Implicit Bias Training for Stanford Resident Fellows
28 May 2023•0 j'aime•8 vues
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Implicit Bias training for Stanford Resident Fellows presented in April 2022 by Orlando White and Dr. Emelyn dela Peña for Residential Education in partnership with Vice Provost of Student Affairs (VPSA).
HW due:Take two IATTests
Review Implicit AssociationTest
Process the results of IAT tests
Review how Implicit Bias shows up
Brainstorm applications for your role
Be mindful of airtime
Be mindful of body language
Give folks grace
Make space and take space
What is said here stays here– what is learned here leaves here
5. Elements of
• How do people behave
towards each other and
get along (intergroup
• Is this a place where
people nurture each
• What are the
attitudes among and
between groups on
• Is this a place where
people can thrive?
• Who is present
here in this place?
• Who is not
• Out of what history
are we growing ?
• What is our
8. Why does implicit bias matter?
A large body of social science evidence has shown that
unconscious, automatically activated, and pervasive cognitive
associations related to race, ethnicity, gender, age, sexual
orientation, and other identities can impact decision-making
and judgments without our awareness.These research findings
have serious, far-reaching implications for individuals in a wide
range of sectors.
Staats,C., Capatosto, K.,Wright, R. A., & Jackson,V.W. (2016). State of the science: Implicit bias review (2016 ed.).
Columbus, OH: Kirwan Institute for the Study of Race and Ethnicity,The Ohio State University.
10. What are
Attitudes (favorable and unfavorable) activated without
awareness or intentional control.
Normal cognitive processes (everyone has them)
Socialized within our culture (we are all raised in a context where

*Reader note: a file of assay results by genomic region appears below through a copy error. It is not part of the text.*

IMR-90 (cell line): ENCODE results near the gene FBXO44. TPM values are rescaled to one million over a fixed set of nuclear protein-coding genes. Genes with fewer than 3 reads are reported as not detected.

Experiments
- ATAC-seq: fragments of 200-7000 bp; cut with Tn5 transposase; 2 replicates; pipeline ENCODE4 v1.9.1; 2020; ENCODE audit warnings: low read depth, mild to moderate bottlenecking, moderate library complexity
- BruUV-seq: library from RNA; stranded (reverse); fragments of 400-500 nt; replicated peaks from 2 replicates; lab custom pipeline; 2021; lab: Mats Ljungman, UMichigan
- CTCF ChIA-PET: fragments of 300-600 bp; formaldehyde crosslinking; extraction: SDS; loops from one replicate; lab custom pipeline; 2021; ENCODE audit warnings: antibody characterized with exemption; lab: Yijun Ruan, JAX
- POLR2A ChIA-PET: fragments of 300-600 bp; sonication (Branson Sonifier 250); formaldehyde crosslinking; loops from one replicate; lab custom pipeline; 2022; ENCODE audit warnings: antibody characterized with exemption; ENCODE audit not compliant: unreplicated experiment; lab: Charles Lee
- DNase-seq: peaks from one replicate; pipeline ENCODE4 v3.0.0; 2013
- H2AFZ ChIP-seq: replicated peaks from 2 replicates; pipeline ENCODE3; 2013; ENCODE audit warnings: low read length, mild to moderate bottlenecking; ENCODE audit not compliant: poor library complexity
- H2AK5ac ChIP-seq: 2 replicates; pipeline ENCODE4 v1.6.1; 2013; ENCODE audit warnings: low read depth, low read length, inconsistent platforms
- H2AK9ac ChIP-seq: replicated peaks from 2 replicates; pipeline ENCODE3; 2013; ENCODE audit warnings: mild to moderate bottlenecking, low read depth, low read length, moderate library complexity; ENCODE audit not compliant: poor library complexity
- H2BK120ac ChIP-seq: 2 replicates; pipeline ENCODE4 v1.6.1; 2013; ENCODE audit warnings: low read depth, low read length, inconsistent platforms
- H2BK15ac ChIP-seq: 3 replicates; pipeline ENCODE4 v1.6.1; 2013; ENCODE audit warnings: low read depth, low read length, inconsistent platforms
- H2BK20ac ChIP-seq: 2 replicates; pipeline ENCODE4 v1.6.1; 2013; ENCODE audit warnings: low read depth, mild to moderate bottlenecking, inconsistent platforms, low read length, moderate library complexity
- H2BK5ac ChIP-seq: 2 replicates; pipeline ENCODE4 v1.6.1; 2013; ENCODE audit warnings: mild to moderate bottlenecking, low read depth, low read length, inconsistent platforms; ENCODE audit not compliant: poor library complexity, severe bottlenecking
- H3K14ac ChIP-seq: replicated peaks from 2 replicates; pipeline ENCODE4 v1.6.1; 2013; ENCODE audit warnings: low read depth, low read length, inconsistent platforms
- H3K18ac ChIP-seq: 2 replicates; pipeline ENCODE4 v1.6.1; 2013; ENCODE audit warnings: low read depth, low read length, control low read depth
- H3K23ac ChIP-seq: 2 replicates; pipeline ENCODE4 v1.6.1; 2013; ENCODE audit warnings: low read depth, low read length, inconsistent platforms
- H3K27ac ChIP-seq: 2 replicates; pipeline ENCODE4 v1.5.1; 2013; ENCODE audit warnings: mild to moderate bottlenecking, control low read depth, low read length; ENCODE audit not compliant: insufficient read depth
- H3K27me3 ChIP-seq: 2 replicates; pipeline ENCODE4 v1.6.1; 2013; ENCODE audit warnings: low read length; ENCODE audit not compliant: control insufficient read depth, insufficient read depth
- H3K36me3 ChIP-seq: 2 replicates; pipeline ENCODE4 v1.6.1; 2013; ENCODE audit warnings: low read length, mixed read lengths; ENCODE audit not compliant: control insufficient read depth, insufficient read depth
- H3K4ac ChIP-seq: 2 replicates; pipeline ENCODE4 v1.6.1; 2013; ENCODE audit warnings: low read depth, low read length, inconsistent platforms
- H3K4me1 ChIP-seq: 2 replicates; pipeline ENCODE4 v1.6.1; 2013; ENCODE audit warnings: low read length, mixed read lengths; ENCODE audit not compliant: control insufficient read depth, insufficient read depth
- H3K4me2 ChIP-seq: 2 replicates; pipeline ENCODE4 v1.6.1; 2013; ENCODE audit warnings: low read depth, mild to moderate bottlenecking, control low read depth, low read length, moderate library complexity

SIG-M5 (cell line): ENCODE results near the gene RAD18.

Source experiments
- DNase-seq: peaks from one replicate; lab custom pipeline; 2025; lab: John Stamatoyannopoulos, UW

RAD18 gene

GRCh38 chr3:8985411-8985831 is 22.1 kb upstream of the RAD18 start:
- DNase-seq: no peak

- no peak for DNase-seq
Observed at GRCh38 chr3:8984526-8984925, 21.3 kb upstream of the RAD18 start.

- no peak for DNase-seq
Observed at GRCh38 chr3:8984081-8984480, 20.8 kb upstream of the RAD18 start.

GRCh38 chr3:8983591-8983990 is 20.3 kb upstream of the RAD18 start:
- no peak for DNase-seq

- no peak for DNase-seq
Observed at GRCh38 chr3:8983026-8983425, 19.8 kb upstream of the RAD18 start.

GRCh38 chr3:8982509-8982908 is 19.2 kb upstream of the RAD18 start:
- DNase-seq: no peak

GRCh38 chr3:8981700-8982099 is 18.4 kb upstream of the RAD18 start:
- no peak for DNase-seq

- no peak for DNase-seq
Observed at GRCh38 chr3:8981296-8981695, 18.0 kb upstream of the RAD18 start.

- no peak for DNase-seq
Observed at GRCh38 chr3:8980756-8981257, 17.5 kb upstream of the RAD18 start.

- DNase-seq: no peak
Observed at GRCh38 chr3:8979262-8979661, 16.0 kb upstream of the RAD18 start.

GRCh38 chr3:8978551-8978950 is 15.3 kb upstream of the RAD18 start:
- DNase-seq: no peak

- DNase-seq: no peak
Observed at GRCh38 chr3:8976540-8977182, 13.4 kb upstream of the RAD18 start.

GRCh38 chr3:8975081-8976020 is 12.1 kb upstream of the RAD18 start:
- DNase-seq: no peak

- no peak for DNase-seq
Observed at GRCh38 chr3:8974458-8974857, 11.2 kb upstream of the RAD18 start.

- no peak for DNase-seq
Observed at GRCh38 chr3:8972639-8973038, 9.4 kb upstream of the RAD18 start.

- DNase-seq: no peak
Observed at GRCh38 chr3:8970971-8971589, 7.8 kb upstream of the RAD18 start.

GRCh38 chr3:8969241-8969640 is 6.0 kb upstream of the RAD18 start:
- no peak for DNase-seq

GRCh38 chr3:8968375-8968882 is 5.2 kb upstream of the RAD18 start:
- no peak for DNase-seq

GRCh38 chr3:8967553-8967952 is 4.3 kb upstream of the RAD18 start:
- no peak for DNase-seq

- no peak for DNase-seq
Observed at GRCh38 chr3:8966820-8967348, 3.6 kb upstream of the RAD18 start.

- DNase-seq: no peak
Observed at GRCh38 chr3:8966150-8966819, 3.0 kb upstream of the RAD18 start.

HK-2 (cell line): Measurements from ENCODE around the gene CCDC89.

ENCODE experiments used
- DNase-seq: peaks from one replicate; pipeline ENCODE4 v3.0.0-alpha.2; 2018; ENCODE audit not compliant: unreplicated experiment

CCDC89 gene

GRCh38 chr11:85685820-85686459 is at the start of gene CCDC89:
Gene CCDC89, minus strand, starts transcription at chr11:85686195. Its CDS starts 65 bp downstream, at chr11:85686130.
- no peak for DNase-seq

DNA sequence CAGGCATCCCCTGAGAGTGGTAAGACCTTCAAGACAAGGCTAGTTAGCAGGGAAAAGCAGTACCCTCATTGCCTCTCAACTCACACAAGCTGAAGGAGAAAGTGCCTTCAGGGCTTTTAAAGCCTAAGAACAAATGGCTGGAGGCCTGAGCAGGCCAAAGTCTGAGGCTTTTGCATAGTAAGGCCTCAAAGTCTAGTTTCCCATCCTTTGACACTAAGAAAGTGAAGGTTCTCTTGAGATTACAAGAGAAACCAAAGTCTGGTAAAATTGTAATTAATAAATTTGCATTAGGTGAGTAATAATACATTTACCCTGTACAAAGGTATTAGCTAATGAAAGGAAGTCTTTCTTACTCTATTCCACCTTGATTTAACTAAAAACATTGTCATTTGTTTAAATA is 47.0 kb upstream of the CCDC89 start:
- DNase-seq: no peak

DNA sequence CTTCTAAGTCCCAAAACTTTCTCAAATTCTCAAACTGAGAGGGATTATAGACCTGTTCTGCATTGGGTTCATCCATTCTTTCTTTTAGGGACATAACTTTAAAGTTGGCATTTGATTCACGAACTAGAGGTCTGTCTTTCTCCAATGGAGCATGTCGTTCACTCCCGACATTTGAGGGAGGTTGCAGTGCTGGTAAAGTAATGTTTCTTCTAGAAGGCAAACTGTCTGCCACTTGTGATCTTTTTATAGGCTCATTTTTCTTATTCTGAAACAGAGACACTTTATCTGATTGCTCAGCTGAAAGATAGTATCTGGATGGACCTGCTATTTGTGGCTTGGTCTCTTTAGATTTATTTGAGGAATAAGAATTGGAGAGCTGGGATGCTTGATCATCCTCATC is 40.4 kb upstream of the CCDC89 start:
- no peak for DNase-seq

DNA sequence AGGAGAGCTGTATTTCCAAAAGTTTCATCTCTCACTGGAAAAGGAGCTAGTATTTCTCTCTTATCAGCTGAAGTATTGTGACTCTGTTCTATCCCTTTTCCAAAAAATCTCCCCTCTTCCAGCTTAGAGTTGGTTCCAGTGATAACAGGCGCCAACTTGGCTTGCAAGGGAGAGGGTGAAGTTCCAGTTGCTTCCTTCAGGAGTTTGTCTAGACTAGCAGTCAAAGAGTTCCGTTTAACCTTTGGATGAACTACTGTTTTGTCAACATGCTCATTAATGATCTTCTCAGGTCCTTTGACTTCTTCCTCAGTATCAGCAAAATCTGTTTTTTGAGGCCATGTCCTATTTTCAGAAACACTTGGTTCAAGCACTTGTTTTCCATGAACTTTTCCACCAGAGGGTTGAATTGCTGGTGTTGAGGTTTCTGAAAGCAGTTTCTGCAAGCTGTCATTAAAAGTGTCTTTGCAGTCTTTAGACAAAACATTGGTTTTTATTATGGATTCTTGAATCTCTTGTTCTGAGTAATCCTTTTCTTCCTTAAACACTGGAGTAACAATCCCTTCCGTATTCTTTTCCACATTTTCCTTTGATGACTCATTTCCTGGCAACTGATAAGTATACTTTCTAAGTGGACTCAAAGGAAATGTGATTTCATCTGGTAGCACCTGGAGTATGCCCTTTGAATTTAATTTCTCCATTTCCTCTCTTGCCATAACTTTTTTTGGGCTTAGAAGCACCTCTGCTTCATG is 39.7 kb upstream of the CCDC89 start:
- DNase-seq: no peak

these are part of our upbringing and learning)
Develop over the course of a lifetime through exposure to direct or
indirect messages through life experience, media, and news
Affects behavior and can result in discrimination of others based
on their perceived group membership. (biases have
Can also be internalized by members of groups targeted, affecting
performance (biases have consequences)
Can be mitigated through intentional learning (there is hope)
How might your socialization as RF’s differ from the socialization
of your residents and RA’s?
What generational differences might affect how we experience
our residential communities?
Identify a time when you were confronted about a stereotype you
What was that experience like?
What was your initial reaction?
How did that affect you?
22. Implicit Bias
We are all complicit- bias is pervasive
Do not necessarily align with our declared beliefs or values
Individuals generally favor our own in-group
Unconscious bias is malleable
25. What feelings or reactions did you have upon learning your IAT
Clark & Zygmunt evaluated teachers’ reactions to their racial and
skin tone bias as assessed by the IAT
96 percent reported receiving results that indicated a preference
for European Americans and light skinned individuals
Typified teachers’ reactions in one of five mutually exclusive
disregard—33% questioned the validity of the IAT
disbelief—26 % of respondents contended that the results did not
align to their declared beliefs
acceptance—22% reflected that given their background and
experiences they may in fact harbor unconscious biases
discomfort—9% accepted their results & and were uneasy with their
distress—10% of respondents expressed a level of elevated concern,
shame, and desire to change their preferences
“Brief and commonplace daily verbal, behavioral,
and environmental indignities, whether
intentional or unintentional, that communicate
hostile, derogatory, or negative racial, gender,
sexual- orientation, and religious slights and
insults to the target person or group”
(Sue, 2010, p.5)
Constantly and continuously experienced
Often committed unknowingly by well-intentioned
dismissed as innocent or innocuous
gaps between our lived experiences
Micro-level manifestations of enduring institutional
and systemic imbalances of privilege and power
Can haveVerbal, Nonverbal, or Environment
Male administrators referred to byTitle (i.e. Dr.) while female
administrators referred to by first name or incorrectTitle (i.e. Ms.)
Invitations or advertising for parties that have only heterosexual,
cisgender couples, or are racially themed
Asking a multiracial person “What are you?”
Telling a person of color they “speak good English”
Avoiding eye contact or physical contact with a person with a disability
Assuming everyone can afford to go on a Spring Break trip
Consistently calling someone by the wrong gender pronoun
Clash of lived experiences (e.g. racial realities)
Perception that racism no longer exists because we had a Black
Perception that sexism no longer exists because we have University
Presidents who are women